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the bridge drive


(the Woodrow Wilson Bridge dedication)


Article from The Steering Wheel, Chesapeake Bay Region, CCCA, Spring 2006,

The Silver Ghost Tourer, The Silver Ghost Association, 06-3,

The Flying Lady, The Rolls-Royce Owners Club, September/October, 06-05,

and The Bulletin, the Classic Car Club of America, October, 2006.



for those who came in late…


80JH is a 1923 Rolls-Royce Springfield Silver Ghost that was given to former President Woodrow Wilson as a 67th birthday present, on December 28th, 1923.  The car was delivered with two bodies, an Oxford six-passenger touring body with an extended windshield, and a special limousine body that duplicated the dimensions of the body on the 1919 Pierce-Arrow limousine that was President Wilson’s White House car.  He rode in the Rolls-Royce once, on his birthday.  President Wilson had been in very poor health since leaving the White House, and he died in early February 1924.  Edith Wilson kept the car until 1932, when it was traded in on a Packard. 



                        80JH, being delivered on December 28th, 1923.           Woodrow, Edith, and Margaret Wilson, in the back seat of 80JH.

photos courtesy of John deCampi.


A Princeton student named Walter Compton subsequently purchased the car from the Packard agency.  Mr. Compton then sold a half-interest in the car to fellow student (and future brother-in-law) Charles Emerson. Compton and Emerson had the car “updated” in Indiana in 1933: the high windshield was cut down, a Packard top was installed, the front seat was modified, and the steering column was lowered.  Mr. Compton was quoted as saying, “We made a very sporty car out of it.”  Marriage and a growing family prompted Compton to give his half-interest in the car to Emerson.  When Emerson likewise married and began a family, 80JH was then sold to George Waterman, who kept the car for several years. It was sold to Bentley Warren just after WW II.


In the early 1950s, Bentley Warren felt that the car was getting somewhat mechanically tired.  He was able to purchase a Springfield Silver Ghost with a good chassis (394XH) and engine (21-219), but a tired sedan body.  A common practice at that time, the body, firewall and bonnet were moved from 80JH to 394XH.  Bentley Warren sold the complete car to Donald Hurter in the mid-1960s, keeping the original chassis (albeit without the correct firewall) and engine (22-155).  Don Hurter restored the car mechanically, but never did much with the body.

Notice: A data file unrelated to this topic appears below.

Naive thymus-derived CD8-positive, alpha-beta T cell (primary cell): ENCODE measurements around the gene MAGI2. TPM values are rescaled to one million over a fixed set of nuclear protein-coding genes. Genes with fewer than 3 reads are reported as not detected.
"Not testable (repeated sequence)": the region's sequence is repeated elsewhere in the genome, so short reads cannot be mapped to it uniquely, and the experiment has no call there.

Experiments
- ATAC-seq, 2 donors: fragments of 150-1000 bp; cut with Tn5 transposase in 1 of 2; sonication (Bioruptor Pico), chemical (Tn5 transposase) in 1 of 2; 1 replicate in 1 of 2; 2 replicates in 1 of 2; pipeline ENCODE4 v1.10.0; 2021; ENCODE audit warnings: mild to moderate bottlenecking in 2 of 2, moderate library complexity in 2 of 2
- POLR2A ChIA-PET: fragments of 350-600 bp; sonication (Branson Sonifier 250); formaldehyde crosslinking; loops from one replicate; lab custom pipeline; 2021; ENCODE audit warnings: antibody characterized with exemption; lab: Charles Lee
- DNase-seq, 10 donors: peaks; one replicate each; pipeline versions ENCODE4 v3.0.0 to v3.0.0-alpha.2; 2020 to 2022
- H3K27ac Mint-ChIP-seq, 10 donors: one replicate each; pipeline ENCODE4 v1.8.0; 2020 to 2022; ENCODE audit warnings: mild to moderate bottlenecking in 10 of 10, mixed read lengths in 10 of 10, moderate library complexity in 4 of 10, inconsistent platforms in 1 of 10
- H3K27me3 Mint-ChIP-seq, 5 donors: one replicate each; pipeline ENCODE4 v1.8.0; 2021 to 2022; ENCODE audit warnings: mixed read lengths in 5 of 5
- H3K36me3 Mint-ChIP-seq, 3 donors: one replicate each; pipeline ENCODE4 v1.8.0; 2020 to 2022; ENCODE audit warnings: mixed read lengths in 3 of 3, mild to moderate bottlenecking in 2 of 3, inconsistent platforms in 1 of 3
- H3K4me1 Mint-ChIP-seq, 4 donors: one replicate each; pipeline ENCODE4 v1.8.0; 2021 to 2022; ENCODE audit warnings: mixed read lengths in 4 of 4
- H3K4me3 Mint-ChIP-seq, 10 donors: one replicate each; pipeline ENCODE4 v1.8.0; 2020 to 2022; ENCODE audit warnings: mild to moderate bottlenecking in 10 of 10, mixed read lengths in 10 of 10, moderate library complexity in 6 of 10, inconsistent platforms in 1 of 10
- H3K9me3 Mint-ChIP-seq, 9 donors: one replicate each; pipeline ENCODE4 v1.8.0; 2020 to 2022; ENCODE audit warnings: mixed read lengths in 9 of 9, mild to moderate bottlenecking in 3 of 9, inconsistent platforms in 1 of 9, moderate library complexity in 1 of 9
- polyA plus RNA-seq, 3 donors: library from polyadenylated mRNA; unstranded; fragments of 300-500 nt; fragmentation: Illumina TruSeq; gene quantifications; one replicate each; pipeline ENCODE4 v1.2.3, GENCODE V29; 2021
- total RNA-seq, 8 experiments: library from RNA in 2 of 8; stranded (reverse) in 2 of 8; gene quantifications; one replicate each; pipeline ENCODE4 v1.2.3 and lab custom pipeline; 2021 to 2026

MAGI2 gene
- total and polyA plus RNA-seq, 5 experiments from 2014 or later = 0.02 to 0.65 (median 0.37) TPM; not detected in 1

Ted Leonard, a collector in Rhode Island, purchased the car in the mid-1970s.  He was also able to purchase the original chassis and engine from Bentley Warren at the same time.  When he restored the car, the original Oxford touring body was reunited with chassis 80JH, but the other engine (21-219) remained with the car. (For more details of the history of 80JH, see Phil Brooks’ article in the 2006 RROC Desk Diary.) 


And why was the bridge named for Woodrow Wilson?  President Wilson was an avid fan of the automobile.  In 1916, recognizing the need for better roads, he signed a Federal Highway Aid Bill.  He was the first member of the Lincoln Highway Association, and liked his White House Pierce-Arrow limousine well enough that he purchased the car from the government when he left the White House in 1921. 


The current Woodrow Wilson Bridge was built between 1958 and 1961, and was dedicated on December 28th, 1961 (Woodrow Wilson’s birthday, and coincidentally the very day Edith Wilson died).  The original bridge was designed to carry 75,000 cars per day.  By 1988, it was carrying more than twice its intended load, and recently, that had grown to almost three times.  In the mid-1980s, the critical need for a larger and more substantial crossing became clear.  In 2000, after years of debate, planning and design, the Federal Highway Administration and Maryland, Virginia and District of Columbia transportation departments began construction on the first of two new spans, which will replace the existing bridge when complete.


here's where the fun begins…

In mid-April 2006, I received a call from Andy Diem, Chairman of the Chesapeake Region of the RROC.  He had received an email from Meg Nowack, Curator of the Woodrow Wilson House in Northwest DC.  The Wilson House was about to receive 80JH on loan for the next two years.  The current plans were to have the car sitting in the driveway in front of the house for the Wilson House’s annual Garden Party, have the car drive dignitaries during the dedication ceremonies for the first span of the new Woodrow Wilson Bridge over the Potomac River, and then participate in a driving tour around the Dupont-Sheridan-Kalorama neighborhoods in Northwest DC where the Wilson House is located.  And they needed someone to drive the car.